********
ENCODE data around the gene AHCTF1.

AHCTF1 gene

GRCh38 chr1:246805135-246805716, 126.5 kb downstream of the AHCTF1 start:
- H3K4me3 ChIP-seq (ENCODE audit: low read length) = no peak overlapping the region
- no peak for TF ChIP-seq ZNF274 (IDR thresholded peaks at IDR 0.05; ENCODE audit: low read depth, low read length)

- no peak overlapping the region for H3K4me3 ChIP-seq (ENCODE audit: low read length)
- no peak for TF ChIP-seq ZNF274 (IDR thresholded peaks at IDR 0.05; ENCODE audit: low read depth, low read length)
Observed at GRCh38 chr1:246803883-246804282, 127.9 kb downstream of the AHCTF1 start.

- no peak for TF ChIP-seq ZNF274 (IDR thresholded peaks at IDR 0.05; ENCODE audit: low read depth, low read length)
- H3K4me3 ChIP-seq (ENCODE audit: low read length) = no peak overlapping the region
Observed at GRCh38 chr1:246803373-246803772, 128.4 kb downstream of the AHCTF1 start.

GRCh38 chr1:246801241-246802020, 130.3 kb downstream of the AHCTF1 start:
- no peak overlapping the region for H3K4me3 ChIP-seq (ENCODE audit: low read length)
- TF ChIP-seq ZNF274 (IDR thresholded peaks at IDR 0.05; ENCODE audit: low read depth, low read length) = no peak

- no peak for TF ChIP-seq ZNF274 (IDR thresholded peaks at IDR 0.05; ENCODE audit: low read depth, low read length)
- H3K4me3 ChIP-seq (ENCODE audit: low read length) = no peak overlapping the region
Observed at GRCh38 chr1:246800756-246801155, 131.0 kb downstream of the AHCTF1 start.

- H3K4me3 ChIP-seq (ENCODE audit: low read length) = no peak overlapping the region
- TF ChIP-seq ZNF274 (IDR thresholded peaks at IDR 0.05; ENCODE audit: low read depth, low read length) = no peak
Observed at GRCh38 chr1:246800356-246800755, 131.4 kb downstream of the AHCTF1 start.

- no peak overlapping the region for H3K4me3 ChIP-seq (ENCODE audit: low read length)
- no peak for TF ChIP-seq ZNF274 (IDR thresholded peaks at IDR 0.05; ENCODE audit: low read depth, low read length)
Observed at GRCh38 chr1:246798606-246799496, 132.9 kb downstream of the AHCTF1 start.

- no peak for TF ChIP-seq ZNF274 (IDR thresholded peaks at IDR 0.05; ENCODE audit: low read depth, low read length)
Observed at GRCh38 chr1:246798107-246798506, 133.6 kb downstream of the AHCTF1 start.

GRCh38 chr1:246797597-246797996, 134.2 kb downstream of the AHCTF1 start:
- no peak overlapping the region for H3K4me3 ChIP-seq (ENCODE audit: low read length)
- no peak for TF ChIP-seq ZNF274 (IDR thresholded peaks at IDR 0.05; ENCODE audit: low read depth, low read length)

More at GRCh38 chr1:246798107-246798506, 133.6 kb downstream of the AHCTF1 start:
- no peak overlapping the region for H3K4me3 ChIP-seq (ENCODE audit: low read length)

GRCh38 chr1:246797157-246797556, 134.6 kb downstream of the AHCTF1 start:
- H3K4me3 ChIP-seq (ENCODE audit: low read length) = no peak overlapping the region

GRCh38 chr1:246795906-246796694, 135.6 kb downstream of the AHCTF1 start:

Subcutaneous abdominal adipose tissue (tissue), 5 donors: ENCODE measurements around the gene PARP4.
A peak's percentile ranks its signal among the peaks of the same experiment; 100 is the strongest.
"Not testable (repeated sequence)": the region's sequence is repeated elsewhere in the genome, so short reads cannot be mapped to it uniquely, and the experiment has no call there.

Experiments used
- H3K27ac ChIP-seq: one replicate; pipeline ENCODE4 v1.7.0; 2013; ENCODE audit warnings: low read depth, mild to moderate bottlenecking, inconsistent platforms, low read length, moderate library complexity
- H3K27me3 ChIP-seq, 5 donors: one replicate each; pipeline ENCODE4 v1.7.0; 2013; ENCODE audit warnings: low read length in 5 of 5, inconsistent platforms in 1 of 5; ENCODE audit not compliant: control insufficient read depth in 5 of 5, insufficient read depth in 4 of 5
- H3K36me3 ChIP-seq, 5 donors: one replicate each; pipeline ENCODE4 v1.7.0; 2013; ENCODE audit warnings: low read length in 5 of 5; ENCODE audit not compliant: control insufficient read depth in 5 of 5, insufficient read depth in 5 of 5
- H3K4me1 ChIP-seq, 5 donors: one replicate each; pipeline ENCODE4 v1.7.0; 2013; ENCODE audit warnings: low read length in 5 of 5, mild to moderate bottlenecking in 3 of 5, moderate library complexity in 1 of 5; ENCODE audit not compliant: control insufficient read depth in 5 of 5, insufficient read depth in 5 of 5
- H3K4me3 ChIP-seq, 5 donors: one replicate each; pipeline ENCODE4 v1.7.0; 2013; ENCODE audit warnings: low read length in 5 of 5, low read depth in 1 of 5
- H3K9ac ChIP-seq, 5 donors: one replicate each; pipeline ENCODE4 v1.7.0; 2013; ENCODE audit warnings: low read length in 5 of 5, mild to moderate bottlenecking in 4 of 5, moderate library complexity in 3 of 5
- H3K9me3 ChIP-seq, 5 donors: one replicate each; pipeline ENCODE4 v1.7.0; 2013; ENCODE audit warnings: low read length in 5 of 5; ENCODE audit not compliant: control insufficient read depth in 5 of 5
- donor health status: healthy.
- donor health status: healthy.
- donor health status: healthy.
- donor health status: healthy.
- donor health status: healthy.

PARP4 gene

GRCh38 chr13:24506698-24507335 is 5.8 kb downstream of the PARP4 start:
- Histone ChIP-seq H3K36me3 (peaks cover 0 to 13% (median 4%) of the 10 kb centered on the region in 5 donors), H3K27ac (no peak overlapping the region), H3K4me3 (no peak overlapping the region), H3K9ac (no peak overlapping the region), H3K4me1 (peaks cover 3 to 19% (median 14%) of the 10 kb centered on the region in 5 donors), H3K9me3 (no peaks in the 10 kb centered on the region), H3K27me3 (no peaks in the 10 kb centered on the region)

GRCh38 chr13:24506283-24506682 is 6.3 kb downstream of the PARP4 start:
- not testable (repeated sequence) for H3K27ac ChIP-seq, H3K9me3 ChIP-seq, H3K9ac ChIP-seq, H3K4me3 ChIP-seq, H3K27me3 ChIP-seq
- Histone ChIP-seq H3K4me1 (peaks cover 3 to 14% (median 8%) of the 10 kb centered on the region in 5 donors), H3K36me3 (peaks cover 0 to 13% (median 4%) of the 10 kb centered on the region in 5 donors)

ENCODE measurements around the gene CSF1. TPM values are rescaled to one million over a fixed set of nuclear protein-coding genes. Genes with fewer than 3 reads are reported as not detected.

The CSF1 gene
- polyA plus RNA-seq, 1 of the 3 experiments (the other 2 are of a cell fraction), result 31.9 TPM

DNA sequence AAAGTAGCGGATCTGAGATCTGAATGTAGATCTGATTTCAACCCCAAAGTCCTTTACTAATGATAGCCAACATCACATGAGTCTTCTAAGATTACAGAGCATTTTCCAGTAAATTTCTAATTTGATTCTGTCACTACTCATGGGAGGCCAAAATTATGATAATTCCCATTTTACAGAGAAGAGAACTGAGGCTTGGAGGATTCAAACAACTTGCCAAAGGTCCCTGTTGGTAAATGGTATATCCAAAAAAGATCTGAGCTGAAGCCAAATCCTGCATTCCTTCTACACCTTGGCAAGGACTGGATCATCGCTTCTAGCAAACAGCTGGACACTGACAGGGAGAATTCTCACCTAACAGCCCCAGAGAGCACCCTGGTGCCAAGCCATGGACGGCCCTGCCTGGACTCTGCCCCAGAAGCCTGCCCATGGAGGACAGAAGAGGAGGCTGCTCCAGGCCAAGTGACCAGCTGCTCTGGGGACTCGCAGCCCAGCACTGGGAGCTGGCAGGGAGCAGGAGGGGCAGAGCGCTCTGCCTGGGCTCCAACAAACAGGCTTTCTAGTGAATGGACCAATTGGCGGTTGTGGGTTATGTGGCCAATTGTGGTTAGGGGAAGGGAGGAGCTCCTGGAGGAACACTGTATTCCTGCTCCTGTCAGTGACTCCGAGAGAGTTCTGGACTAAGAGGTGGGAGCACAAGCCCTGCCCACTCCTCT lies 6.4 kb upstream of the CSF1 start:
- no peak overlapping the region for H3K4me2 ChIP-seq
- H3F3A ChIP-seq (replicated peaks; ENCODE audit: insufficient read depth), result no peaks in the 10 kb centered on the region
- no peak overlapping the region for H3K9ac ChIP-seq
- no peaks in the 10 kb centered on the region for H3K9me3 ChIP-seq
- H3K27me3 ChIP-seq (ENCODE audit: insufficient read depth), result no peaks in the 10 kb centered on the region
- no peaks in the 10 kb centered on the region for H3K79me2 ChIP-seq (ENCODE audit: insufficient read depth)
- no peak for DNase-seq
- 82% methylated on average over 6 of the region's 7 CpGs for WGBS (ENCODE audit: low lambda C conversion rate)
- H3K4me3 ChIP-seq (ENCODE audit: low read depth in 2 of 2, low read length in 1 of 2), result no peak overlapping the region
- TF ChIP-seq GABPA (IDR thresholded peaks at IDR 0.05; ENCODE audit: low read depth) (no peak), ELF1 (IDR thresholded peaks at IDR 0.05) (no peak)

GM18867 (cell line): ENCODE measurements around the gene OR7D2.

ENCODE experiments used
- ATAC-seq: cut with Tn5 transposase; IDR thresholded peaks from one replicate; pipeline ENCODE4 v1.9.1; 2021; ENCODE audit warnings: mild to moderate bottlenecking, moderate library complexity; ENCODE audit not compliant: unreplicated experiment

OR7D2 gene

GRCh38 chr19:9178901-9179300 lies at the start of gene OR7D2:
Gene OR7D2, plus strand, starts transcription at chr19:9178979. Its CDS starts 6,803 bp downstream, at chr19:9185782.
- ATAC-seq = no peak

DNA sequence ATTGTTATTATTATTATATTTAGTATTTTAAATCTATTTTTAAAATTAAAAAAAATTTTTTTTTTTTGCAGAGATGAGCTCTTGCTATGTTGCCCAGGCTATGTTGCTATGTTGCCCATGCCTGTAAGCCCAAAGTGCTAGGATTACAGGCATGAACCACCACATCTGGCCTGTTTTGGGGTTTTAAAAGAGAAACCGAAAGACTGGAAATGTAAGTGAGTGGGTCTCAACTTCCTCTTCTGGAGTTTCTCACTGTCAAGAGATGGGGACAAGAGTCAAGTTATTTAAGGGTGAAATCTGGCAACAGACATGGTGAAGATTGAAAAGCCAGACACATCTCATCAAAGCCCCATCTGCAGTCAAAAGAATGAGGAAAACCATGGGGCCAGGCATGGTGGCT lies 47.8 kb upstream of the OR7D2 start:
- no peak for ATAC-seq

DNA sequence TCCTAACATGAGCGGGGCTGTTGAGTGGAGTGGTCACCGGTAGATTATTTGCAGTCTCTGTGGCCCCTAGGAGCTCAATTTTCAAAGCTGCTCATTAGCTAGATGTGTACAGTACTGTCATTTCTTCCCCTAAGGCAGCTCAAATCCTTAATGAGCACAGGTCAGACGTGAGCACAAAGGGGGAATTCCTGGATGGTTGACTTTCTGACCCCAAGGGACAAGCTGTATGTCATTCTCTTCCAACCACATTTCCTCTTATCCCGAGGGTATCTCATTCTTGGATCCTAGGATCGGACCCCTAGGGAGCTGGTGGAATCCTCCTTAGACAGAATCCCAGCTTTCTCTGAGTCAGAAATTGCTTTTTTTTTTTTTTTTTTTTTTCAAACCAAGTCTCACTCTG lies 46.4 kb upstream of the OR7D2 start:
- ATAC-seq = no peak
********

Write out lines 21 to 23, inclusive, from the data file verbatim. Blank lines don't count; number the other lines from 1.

- no peak overlapping the region for H3K4me3 ChIP-seq (ENCODE audit: low read length)
- no peak for TF ChIP-seq ZNF274 (IDR thresholded peaks at IDR 0.05; ENCODE audit: low read depth, low read length)
Observed at GRCh38 chr1:246798606-246799496, 132.9 kb downstream of the AHCTF1 start.